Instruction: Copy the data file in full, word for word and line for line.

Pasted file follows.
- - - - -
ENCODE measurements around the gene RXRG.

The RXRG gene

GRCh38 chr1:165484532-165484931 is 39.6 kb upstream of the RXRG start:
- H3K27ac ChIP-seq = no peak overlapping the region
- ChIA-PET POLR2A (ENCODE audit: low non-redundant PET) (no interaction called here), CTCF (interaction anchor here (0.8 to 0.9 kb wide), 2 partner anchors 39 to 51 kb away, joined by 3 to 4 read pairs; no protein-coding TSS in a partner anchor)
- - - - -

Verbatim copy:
ENCODE measurements around the gene RXRG.

The RXRG gene

GRCh38 chr1:165484532-165484931 is 39.6 kb upstream of the RXRG start:
- H3K27ac ChIP-seq = no peak overlapping the region
- ChIA-PET POLR2A (ENCODE audit: low non-redundant PET) (no interaction called here), CTCF (interaction anchor here (0.8 to 0.9 kb wide), 2 partner anchors 39 to 51 kb away, joined by 3 to 4 read pairs; no protein-coding TSS in a partner anchor)